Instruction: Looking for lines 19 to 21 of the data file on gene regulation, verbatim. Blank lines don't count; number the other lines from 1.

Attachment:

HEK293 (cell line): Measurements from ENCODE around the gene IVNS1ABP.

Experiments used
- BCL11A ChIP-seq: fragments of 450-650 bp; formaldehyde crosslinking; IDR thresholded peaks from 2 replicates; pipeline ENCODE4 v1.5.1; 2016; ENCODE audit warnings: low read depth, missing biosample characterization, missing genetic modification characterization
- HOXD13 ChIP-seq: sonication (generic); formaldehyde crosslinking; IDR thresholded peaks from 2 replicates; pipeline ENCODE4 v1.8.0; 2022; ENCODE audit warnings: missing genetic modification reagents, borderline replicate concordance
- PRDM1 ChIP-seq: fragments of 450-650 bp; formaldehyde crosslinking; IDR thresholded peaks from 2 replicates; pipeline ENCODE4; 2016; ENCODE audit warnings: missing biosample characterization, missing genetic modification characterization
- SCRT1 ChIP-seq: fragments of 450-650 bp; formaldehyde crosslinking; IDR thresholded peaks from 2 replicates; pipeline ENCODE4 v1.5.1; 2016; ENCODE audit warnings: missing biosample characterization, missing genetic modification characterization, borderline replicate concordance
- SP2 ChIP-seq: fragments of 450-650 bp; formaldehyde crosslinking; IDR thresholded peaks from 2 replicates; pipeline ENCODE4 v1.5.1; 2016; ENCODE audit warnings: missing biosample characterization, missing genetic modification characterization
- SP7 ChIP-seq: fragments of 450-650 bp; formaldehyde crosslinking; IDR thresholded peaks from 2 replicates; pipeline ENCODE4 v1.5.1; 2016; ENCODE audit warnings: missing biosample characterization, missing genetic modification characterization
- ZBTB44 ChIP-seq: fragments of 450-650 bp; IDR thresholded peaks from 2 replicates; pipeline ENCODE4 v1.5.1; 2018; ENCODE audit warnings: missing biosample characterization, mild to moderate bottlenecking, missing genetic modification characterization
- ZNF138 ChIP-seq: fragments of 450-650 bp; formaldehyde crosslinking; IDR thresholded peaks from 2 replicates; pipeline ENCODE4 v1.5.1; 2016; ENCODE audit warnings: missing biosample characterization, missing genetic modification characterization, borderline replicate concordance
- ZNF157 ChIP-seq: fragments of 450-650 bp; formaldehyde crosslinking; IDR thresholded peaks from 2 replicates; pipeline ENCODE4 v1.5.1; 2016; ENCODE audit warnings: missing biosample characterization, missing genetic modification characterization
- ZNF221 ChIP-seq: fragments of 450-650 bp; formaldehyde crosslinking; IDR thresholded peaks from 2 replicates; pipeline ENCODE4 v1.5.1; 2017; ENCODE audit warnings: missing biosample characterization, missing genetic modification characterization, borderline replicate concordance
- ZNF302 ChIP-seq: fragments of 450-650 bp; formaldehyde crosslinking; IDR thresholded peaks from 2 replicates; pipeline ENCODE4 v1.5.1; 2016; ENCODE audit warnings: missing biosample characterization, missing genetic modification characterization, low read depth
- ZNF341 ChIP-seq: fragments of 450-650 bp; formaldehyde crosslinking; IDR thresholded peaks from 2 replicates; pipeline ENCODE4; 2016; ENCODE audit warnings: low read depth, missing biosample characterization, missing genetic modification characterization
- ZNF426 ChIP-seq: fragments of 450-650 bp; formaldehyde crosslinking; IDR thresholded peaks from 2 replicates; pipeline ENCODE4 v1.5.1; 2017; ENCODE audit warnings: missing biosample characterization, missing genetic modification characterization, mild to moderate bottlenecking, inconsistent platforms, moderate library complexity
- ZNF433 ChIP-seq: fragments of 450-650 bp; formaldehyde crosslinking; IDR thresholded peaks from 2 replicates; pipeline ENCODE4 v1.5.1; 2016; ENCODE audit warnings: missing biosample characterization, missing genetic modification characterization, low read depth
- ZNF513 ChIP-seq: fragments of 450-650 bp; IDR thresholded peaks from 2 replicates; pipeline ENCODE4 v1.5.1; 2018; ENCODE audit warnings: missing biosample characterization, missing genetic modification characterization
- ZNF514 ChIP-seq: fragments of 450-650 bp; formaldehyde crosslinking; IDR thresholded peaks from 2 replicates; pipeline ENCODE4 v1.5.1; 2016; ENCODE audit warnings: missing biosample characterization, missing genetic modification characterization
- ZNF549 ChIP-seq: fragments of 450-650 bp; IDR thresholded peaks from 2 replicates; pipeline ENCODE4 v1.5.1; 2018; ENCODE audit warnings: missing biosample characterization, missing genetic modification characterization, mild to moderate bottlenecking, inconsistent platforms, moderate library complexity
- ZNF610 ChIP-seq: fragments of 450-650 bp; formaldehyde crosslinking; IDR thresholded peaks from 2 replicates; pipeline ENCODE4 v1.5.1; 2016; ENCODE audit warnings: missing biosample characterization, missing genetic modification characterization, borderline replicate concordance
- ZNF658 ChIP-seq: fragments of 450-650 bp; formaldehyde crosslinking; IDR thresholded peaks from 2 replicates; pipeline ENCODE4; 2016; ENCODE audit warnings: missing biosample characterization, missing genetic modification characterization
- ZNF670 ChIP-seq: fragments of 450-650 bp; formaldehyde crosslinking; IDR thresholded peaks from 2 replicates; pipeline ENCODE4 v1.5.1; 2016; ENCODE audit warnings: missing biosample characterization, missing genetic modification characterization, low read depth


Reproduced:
- ZNF549 ChIP-seq: fragments of 450-650 bp; IDR thresholded peaks from 2 replicates; pipeline ENCODE4 v1.5.1; 2018; ENCODE audit warnings: missing biosample characterization, missing genetic modification characterization, mild to moderate bottlenecking, inconsistent platforms, moderate library complexity
- ZNF610 ChIP-seq: fragments of 450-650 bp; formaldehyde crosslinking; IDR thresholded peaks from 2 replicates; pipeline ENCODE4 v1.5.1; 2016; ENCODE audit warnings: missing biosample characterization, missing genetic modification characterization, borderline replicate concordance
- ZNF658 ChIP-seq: fragments of 450-650 bp; formaldehyde crosslinking; IDR thresholded peaks from 2 replicates; pipeline ENCODE4; 2016; ENCODE audit warnings: missing biosample characterization, missing genetic modification characterization